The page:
We had a situation this morning in a championship game of a tournament. The game was tied after regulation of this U-13 girls game and went to two-10 minute “sudden death” overtime periods.
At the end of the 2nd overtime period, one of our players broke away and was 5 yards ahead of the defender and entered the penalty box when the ref blew the whistle to end the overtime–and onto penalty kicks.
Who knows if she scores , or not.
I have observed three or four matches during the games of three of my kids over the years where the ref blows the whistle to end a half or a game immediately following a goal and I was always told that refs will allow an “advantage” situation to play out.
Which philosophy is right if there is no rule about this.
USSF answer (July 22, 2009):
Many referees realize that the Laws of the Game (the rules we all play by, except in college or high school) allow the referee to be the judge of when time must be added and when the proper amount of time has elapsed. Most referees will wait until the ball is in a “neutral” area before saying “time is up” and ending a period. Some, restricted rules of particular competition or by their lack of knowledge of the Laws, will not. However, when we say that time is up, that means that the referee has made all necessary allowances for time lost. The only exception one might make would be when the ball is in the air heading toward goal and only the laws of physics and the skill of the goalkeeper will determine if a goal is scored or not.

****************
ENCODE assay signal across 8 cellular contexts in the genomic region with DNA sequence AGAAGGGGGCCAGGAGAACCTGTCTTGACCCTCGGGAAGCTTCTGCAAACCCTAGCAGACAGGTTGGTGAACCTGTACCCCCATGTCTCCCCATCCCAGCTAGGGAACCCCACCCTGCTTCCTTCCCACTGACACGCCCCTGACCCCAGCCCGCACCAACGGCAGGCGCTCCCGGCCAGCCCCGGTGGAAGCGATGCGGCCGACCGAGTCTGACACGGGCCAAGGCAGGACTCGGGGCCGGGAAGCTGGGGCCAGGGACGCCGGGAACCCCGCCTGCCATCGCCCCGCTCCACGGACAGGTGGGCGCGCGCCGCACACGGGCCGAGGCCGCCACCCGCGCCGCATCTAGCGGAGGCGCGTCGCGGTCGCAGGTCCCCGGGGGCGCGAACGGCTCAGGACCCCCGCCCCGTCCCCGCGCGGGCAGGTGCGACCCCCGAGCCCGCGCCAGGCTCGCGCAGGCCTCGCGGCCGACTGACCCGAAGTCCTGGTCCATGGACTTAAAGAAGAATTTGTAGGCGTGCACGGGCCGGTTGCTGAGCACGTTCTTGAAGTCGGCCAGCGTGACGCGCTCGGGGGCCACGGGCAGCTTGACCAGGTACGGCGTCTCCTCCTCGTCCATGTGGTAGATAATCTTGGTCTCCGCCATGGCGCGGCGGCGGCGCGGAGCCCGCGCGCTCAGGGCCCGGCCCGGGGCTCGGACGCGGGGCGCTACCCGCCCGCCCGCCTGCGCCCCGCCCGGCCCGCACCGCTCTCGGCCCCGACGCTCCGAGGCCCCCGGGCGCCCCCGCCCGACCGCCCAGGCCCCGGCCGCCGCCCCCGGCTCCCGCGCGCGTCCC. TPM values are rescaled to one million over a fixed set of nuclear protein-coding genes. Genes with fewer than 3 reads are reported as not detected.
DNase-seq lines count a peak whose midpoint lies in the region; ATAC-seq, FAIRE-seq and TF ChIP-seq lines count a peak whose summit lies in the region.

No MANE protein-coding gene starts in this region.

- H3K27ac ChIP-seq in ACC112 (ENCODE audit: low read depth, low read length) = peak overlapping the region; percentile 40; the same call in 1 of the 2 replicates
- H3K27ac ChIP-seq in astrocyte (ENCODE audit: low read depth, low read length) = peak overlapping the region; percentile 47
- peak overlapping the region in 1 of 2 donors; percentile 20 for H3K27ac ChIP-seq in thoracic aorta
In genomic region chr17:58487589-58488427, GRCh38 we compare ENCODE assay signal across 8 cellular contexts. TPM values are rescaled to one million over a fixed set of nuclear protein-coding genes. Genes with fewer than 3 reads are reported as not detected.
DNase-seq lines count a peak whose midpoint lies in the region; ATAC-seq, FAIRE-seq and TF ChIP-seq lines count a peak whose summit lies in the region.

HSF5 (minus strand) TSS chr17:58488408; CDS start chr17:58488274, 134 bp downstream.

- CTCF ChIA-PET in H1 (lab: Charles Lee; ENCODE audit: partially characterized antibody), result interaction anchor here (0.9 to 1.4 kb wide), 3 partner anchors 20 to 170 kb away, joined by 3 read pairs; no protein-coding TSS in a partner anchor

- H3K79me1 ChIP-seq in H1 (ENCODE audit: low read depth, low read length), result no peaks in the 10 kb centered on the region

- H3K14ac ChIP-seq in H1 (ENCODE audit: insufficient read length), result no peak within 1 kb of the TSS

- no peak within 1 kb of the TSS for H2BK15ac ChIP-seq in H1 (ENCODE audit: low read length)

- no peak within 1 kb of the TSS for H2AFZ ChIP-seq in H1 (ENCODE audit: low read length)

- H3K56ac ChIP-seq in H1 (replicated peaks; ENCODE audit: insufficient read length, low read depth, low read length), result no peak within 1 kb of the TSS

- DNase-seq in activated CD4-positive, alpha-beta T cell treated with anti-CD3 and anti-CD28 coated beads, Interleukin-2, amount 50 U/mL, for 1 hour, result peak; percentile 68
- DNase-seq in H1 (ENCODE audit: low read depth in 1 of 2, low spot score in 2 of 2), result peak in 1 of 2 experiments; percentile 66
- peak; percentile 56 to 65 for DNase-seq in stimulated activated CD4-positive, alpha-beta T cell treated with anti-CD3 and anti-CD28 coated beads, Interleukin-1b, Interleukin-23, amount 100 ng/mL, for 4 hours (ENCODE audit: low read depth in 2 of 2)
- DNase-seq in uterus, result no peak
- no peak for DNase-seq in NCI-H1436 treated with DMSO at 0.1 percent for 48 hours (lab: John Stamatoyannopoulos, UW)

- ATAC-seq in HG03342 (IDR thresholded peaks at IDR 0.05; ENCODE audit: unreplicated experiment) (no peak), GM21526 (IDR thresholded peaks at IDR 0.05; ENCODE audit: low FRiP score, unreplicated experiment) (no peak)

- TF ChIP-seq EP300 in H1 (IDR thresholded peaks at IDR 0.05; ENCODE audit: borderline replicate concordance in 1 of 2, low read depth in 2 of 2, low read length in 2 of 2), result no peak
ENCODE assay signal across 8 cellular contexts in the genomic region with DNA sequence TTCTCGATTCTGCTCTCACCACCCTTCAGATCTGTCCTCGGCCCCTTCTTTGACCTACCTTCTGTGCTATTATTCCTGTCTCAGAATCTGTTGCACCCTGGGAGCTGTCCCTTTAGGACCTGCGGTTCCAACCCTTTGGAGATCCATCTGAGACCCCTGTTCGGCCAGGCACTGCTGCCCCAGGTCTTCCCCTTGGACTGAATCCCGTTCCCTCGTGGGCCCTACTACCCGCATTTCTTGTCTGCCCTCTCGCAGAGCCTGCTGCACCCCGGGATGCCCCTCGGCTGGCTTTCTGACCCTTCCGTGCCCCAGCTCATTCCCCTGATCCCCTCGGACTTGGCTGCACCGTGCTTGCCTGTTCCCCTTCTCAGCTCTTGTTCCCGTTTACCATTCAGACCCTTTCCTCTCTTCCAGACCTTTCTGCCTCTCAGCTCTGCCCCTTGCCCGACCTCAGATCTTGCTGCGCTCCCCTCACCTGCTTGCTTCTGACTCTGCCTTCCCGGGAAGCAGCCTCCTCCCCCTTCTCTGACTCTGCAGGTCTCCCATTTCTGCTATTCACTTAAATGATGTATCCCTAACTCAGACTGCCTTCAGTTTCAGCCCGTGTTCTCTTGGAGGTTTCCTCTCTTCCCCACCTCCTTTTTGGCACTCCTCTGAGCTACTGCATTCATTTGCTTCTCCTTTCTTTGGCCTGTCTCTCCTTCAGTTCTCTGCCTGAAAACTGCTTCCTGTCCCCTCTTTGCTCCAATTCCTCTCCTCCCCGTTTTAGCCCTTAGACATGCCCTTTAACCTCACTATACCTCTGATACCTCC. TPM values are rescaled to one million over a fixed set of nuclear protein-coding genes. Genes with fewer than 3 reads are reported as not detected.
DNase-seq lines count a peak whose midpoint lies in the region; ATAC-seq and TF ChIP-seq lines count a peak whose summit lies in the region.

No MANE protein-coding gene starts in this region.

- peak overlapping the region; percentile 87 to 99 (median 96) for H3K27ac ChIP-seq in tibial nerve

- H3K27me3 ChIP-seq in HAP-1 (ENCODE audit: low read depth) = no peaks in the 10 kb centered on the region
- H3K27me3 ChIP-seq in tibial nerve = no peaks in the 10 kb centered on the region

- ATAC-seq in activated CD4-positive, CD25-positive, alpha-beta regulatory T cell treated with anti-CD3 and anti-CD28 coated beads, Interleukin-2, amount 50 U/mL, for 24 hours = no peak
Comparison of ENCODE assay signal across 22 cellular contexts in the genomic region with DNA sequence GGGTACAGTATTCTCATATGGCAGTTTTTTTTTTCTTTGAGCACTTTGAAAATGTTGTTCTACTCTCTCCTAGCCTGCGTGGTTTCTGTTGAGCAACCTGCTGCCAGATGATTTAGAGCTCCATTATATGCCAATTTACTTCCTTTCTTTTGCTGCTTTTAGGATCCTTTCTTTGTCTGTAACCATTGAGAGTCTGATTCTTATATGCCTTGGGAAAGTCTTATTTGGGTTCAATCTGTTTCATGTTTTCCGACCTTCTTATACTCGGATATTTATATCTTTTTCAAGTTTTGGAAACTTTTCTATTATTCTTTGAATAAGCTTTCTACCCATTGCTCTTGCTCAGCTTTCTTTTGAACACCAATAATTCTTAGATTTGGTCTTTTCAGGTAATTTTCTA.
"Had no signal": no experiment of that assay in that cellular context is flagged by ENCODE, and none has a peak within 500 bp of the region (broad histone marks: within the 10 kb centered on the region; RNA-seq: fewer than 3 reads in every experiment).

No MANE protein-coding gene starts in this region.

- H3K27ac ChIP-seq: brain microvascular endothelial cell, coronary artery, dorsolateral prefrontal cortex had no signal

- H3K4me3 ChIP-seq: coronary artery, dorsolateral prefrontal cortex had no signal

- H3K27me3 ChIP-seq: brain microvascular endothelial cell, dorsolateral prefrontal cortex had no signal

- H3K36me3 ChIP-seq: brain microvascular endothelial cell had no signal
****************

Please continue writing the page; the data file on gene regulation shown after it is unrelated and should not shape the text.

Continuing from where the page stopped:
We must add that “sudden death” (also known as “golden goal”) is not a permitted method of deciding a game.